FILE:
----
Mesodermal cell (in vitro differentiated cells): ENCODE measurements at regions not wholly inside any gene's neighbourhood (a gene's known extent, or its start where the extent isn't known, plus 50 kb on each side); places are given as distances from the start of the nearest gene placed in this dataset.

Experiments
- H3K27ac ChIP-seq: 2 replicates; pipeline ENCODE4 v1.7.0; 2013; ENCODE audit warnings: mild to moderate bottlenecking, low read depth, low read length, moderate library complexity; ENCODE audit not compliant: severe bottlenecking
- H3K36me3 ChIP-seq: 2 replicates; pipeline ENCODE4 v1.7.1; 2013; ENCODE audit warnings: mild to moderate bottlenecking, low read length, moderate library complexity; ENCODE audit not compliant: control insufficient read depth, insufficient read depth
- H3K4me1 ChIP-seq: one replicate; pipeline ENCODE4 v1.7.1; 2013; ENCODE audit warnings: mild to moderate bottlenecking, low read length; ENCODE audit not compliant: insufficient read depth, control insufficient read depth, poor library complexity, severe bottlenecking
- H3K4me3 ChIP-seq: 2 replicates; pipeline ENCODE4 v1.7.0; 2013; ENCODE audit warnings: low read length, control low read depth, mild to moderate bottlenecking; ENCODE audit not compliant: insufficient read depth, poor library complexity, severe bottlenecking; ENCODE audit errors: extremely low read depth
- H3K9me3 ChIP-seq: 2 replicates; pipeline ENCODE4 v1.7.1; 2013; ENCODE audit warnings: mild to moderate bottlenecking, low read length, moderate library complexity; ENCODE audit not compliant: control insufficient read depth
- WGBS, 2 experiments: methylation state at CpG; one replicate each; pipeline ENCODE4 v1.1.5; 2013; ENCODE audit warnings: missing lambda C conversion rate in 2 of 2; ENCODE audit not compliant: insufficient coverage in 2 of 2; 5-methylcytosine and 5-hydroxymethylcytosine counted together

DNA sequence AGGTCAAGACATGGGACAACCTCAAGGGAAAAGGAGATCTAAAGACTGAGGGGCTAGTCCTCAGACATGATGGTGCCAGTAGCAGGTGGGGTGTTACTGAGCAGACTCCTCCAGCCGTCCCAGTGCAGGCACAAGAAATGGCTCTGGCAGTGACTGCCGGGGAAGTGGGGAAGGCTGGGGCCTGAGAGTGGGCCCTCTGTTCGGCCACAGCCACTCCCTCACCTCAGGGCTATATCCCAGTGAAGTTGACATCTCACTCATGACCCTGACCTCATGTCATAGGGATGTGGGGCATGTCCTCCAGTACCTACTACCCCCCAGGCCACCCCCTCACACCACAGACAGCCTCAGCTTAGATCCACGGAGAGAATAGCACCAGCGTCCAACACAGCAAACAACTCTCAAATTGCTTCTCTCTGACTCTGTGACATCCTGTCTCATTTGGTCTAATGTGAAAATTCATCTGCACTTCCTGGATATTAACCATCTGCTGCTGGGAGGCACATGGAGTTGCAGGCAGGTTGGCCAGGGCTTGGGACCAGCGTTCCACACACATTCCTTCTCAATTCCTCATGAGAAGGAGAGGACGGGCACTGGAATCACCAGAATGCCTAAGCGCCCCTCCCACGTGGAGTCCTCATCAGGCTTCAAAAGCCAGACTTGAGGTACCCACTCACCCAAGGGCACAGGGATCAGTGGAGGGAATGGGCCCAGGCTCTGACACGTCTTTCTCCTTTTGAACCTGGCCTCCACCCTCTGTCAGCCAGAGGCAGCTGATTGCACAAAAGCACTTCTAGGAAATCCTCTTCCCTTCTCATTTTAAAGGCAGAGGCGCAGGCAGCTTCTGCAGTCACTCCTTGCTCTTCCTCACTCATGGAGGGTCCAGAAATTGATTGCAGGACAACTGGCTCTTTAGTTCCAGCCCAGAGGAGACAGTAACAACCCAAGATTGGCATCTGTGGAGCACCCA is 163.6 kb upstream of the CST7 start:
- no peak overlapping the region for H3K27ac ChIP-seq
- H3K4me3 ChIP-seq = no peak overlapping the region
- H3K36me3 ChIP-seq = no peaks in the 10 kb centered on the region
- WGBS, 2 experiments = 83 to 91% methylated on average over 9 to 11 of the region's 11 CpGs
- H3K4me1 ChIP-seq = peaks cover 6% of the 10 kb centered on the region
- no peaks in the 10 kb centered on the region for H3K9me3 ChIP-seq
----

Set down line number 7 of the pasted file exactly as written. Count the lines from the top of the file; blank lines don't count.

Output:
- H3K9me3 ChIP-seq: 2 replicates; pipeline ENCODE4 v1.7.1; 2013; ENCODE audit warnings: mild to moderate bottlenecking, low read length, moderate library complexity; ENCODE audit not compliant: control insufficient read depth